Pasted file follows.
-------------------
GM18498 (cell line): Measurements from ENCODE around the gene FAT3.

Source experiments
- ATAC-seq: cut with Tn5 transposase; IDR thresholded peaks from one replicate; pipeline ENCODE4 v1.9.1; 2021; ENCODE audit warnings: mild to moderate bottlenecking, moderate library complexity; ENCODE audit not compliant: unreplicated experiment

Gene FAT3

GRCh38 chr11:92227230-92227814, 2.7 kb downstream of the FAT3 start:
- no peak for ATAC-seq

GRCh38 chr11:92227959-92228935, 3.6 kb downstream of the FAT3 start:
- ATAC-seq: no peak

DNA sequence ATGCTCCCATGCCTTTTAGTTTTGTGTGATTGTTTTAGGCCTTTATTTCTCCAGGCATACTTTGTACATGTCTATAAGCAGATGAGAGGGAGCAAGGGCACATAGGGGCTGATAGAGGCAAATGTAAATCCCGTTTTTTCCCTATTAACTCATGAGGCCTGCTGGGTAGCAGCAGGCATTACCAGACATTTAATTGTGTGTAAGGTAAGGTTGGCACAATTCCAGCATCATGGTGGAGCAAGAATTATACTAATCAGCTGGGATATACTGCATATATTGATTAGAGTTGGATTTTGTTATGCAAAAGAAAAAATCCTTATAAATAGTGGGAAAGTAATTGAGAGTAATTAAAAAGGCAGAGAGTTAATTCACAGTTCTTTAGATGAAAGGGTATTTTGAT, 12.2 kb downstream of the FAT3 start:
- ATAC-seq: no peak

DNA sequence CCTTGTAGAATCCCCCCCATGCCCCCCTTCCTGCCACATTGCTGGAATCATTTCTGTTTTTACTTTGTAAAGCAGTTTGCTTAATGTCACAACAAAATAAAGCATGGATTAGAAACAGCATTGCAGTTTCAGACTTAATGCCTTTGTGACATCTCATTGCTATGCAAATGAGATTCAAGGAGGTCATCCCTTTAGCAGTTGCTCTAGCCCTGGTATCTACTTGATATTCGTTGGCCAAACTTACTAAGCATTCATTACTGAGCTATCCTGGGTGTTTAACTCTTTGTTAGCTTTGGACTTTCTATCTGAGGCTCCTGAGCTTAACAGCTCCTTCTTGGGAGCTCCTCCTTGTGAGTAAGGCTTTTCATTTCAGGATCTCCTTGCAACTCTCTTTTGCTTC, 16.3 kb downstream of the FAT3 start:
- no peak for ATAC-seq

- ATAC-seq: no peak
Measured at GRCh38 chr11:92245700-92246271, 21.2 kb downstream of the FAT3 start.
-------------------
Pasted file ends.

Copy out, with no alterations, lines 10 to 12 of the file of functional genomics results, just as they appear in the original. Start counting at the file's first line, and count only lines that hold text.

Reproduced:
- ATAC-seq: no peak

DNA sequence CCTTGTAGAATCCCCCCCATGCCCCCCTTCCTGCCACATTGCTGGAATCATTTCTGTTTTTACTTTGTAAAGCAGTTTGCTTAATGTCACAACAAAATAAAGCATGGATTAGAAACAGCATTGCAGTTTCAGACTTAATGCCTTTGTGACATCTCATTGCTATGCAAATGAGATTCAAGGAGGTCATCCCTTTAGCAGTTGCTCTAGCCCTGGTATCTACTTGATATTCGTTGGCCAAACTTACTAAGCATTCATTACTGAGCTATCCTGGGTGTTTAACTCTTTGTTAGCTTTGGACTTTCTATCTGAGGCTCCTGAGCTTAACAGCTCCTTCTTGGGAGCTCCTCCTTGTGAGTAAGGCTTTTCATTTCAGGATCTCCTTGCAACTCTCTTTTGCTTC, 16.3 kb downstream of the FAT3 start:
- no peak for ATAC-seq